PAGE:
“If a Muslim attack infidels without previously calling them to the faith, he is an offender, because this is forbidden; but yet if he do attack them before thus inviting them and slay them, and take their property, neither fine, expiation, nor atonement are due, because that which protects (namely, Islam) does not exist in them, nor are they under protection by place (namely the Daru ‘l-Islam, or Muslim territory), and the mere prohibition of the act is not sufficient to sanction the exaction either of fine or of atonement for property; in the same manner as the slaying of the women or infant children of infidels is forbidden, but if, notwithstanding, a person were to slay such, he is not liable to a fine. It is laudable to call to the faith a people to whom a call has already come, in order that they may have the more full and ample warning; but yet this is not incumbent, as it appears in the Traditions that the Prophet plundered and despoiled the tribe of al-Mustaliq by surprise, and he also agreed with Asamah to make a predatory attack upon Qubna at an early hour, and to set it on fire, and such attacks are not preceded by a call. (Qubna is a place in Syria: some assert it is the name of a tribe).
“If the infidels, upon receiving the call, neither consent to it nor agree to pay capitation tax, it is then incumbent on the Muslims to call upon God for assistance, and to make war upon them, because God is the assistant of those who serve Him, and the destroyer of His enemies, the infidels, and it is necessary to implore His aid upon every occasion; the Prophet, moreover, commands us so to do. And having so done, the Muslims must then with God’s assistance attack the infidels with all manner of warlike engines (as the Prophet did by the people of Ta’if), and must also set fire to their habitations (in the same manner as the Prophet fired Baweera), and must inundate them with water and tear up their plantations and tread down their grain because by these means they will become weakened, and their resolution will fail and their force be broken; these means are, therefore, all sanctified by the law.”
“It is no objection to shooting arrows or other missiles against the infidels that there may chance to be among them a Muslim in the way either of bondage or of traffic, because the shooting of arrows and so forth among the infidels remedies a general evil in the repulsion thereof from the whole body of Muslims, whereas the slaying of a Muslim slave or a trader is only a particular evil, and to repel a general evil a particular evil must be adopted, and also because it seldom happens that the strongholds of the infidels are destitute of Muslims, since it is most probable that there are Muslims residing in them, either in the way of bondage or of traffic, and hence, if the use of missile weapons were prohibited on account of these Muslims, war would be obstructed. If the infidels in time of battle should make shields of Muslim children, or of Muslims, who are prisoners in their hands, yet there is no need on that account to refrain from the use of missile weapons, for the reason already mentioned. It is requisite, however, that the Muslims in using such weapons aim at the infidels, and not at the children or the Muslim captives, because, as it is impossible in shooting to distinguish precisely between them and the infidels, the person who discharges the weapon must make this distinction in his intention and design by aiming at the infidels, and not at the others, since this much is practicable, and the distinction must be made as far as is practicable.”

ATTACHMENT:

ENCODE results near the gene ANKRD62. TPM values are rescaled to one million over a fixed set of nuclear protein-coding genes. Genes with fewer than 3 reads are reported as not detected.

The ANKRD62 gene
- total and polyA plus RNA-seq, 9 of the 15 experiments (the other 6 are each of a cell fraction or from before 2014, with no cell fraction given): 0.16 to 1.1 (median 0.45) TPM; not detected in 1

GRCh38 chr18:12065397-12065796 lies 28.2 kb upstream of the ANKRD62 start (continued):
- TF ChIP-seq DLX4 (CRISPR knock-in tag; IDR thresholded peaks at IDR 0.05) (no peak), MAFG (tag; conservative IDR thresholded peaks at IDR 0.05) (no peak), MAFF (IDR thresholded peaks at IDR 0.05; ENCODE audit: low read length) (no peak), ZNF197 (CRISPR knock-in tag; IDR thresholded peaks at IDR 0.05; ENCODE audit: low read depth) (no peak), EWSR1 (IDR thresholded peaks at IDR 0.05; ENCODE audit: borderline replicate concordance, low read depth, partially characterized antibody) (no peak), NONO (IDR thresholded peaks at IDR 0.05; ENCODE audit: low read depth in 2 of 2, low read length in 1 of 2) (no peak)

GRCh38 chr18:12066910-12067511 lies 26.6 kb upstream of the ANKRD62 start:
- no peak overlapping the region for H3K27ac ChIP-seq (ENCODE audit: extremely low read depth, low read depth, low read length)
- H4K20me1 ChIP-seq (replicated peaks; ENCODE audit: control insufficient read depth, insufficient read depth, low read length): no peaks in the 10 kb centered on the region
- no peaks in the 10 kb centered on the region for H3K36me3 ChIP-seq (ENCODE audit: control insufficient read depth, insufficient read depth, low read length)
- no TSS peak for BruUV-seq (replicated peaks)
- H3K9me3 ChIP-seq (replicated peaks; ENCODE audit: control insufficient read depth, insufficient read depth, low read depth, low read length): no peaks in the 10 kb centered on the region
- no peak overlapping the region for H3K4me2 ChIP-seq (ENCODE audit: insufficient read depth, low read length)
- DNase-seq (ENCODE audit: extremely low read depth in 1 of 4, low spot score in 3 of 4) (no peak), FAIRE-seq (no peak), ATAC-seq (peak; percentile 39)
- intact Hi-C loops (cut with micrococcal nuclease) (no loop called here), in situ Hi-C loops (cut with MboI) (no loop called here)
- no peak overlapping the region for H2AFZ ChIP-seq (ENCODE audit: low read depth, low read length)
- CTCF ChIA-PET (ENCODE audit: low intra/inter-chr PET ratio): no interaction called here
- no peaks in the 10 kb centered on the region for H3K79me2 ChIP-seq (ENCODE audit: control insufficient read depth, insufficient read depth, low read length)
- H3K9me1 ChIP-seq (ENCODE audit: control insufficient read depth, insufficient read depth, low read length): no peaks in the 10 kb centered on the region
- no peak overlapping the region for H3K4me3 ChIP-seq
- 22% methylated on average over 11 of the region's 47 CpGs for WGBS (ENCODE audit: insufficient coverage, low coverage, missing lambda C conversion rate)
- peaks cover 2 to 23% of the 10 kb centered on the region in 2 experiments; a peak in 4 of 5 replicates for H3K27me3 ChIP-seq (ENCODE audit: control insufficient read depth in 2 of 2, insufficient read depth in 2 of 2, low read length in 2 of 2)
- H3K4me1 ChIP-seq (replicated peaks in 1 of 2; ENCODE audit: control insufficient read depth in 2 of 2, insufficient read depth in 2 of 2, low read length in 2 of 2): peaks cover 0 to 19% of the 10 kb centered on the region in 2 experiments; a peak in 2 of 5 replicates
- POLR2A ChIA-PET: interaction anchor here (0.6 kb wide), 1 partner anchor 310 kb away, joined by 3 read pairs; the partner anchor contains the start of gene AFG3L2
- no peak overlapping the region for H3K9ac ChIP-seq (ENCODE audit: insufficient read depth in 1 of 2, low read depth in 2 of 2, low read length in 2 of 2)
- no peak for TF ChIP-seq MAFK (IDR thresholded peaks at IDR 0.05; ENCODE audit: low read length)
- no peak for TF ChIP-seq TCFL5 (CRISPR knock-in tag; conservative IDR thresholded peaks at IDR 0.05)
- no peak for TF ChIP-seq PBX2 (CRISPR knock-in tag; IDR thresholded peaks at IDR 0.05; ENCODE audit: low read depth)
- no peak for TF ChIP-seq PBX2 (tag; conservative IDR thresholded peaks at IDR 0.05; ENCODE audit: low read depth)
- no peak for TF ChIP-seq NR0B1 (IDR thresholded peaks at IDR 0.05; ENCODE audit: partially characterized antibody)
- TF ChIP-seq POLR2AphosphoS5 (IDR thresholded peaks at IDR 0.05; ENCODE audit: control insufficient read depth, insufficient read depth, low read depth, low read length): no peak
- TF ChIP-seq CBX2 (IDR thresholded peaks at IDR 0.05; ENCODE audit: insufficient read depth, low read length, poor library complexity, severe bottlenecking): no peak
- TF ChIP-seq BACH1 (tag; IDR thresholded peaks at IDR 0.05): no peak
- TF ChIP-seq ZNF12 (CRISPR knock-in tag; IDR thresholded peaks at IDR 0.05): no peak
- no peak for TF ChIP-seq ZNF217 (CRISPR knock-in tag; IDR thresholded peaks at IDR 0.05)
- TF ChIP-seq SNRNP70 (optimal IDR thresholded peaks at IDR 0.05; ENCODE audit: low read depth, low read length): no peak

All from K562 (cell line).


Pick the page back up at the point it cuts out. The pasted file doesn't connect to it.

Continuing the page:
“There is also neither fine nor expiation upon the warriors on account of such of their arrows or other missiles as happen to hit the children or the Muslims, because the war is in observance of a divine ordinance, and atonement is not due for anything which may happen in the fulfillment of a divine ordinance, for otherwise men would neglect the fulfillment of the ordinance from an apprehension of becoming liable to atonement. It is otherwise in the case of a person eating the bread of another when perishing for hunger, as in that instance atonement is due; although eating the bread of other people, in such a situation, be a divine ordinance, because a person perishing for hunger will not refrain from eating the provision of another, from the apprehension of atonement, since his life depends upon it; whereas war is attended with trouble and dangerous to life, whence men would be deterred, by apprehension of atonement, from engaging in it. There is no objection to the warriors carrying their Qur’ans and their women along with them, where the Muslim force is considerable, to such a degree as to afford a protection from the enemy, and not to admit of any apprehension from them, because in that case safety is most probable, and a thing which is most probable stands and is accounted as a thing certain. If the force of the warriors be small (such as is termed a Sarriyah) so as not to afford security from the enemy, in this case their carrying their women or Qur’ans along with them is reprobated, because in such a situation taking those with them is exposing them to dishonour; and taking the Qur’an with them, in particular, is exposing it to contempt, since infidels scoff at the Qur’an, with a view of insulting the Muslims; and this is the true meaning of the saying of the Prophet, ‘Carry not the Qur’an along with you into the territory of the enemy’ (that is, of the infidels). If a Muslim go into an infidel camp under a protection, there is no objection to his taking his Qur’an along with him, provided these infidels be such as observe their engagements, because from these no violence is to be apprehended.